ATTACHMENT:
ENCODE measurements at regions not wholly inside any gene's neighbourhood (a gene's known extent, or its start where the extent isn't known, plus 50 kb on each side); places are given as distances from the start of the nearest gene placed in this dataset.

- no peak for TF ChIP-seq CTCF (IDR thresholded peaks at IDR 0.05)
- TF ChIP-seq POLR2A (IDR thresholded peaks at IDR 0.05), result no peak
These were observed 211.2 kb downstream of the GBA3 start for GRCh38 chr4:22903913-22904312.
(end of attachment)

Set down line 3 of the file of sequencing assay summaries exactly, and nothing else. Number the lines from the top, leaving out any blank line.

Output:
- TF ChIP-seq POLR2A (IDR thresholded peaks at IDR 0.05), result no peak